Three generations of midwives—daughter, mother and grandmother—harbor the sort of secrets that rearrange the idea of family.
Although Neva dines frequently at her grandmother Floss’ cottage, both Floss and Neva’s mother, Grace, are shocked to discover Neva is seven months pregnant when a spilled pitcher of water reveals her belly. Distress increases when Neva tells them the baby has no father. Floss knows Neva will eventually divulge the truth, but Grace, needy and intrusive, spends much of the novel spying and prodding. There are a few father options: Neva works in a Providence, Rhode Island, birthing center attended by womanizing pediatrician Patrick and a kind (but very married) obstetrician, Sean. There was even a one-night stand with the boring, now engaged, Mark. None are ideal candidates for fatherhood, but Grace can’t bear the thought that Neva’s baby will grow up fatherless, as she did. And about that—Floss has some secrets of her own. Now living as a lesbian with her partner, Lil, Floss has always told Grace that they left their native England to start anew shortly after Grace’s father died. This bears little resemblance to the truth, which nicely unfolds parallel to Neva’s story. Meanwhile, Grace, who has a hearty disdain for hospitals and doctors, is being unfairly investigated for negligence, straining her already fragile marriage. Hepworth makes some interesting, though not always successful, choices in her narratives (chapters alternate among Neva, Grace and Floss), painting an irksome portrait of Grace and a rather opaque picture of Neva, whose secret is kept from the reader until the finale.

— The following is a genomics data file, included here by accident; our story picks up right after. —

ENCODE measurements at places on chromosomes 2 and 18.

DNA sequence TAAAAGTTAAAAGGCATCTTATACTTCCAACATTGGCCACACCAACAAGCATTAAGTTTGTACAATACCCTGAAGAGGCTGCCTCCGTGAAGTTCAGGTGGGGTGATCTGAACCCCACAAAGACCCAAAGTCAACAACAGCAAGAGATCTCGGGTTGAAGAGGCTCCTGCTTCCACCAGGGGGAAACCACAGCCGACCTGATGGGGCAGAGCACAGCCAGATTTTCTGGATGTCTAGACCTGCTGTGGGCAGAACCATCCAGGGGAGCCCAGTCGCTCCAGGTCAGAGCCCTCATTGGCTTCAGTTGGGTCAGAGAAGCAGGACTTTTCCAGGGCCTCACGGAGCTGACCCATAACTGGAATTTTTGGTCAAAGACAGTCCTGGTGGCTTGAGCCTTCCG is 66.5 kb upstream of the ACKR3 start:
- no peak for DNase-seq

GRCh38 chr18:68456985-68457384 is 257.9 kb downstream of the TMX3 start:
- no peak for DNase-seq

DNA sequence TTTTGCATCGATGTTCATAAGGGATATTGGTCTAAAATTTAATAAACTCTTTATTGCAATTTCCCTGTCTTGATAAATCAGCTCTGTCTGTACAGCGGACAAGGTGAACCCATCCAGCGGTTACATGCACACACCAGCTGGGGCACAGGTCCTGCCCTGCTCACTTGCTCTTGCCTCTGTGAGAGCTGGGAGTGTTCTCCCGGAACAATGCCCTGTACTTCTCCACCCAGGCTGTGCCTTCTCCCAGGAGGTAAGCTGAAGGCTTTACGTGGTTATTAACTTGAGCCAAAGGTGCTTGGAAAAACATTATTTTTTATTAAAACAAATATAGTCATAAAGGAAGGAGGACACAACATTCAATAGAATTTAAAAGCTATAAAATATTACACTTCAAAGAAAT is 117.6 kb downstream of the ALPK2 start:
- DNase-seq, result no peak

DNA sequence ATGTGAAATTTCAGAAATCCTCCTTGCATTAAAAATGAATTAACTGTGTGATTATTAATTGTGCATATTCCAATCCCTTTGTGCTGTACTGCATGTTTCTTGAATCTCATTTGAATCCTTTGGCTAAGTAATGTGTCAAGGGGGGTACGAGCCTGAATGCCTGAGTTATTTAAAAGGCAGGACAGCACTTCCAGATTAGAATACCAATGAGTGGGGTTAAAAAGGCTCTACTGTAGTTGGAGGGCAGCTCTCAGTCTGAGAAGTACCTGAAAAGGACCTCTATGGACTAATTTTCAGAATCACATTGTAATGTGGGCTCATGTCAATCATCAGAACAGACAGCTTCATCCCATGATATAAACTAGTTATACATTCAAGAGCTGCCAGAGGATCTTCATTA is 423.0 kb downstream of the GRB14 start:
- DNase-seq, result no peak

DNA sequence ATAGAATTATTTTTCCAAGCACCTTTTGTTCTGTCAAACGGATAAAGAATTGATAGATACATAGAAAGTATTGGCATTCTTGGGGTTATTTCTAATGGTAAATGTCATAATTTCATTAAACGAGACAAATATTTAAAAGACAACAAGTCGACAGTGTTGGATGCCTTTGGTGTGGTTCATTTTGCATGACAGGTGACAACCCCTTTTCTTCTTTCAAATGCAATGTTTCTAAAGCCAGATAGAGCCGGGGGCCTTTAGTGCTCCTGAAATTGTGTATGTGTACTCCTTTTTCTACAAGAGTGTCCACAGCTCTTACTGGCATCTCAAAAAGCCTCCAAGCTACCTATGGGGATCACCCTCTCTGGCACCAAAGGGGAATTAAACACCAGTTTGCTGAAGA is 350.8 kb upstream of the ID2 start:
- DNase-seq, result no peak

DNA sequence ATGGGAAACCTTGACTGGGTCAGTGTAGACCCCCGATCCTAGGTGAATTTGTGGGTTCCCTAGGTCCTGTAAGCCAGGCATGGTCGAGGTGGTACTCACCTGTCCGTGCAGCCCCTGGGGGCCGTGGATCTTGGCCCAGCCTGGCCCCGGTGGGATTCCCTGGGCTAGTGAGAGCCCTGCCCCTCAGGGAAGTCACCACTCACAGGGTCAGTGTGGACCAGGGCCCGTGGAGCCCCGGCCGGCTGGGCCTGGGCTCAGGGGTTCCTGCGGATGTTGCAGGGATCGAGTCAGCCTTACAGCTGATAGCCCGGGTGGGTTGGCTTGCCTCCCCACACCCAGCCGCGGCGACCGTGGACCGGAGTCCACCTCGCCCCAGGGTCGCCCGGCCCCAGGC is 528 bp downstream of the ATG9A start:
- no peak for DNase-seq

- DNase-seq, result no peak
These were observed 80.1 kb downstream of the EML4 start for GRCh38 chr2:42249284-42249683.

Fans of Call the Midwife will enjoy the vignettes of childbirth and the multigenerational female saga.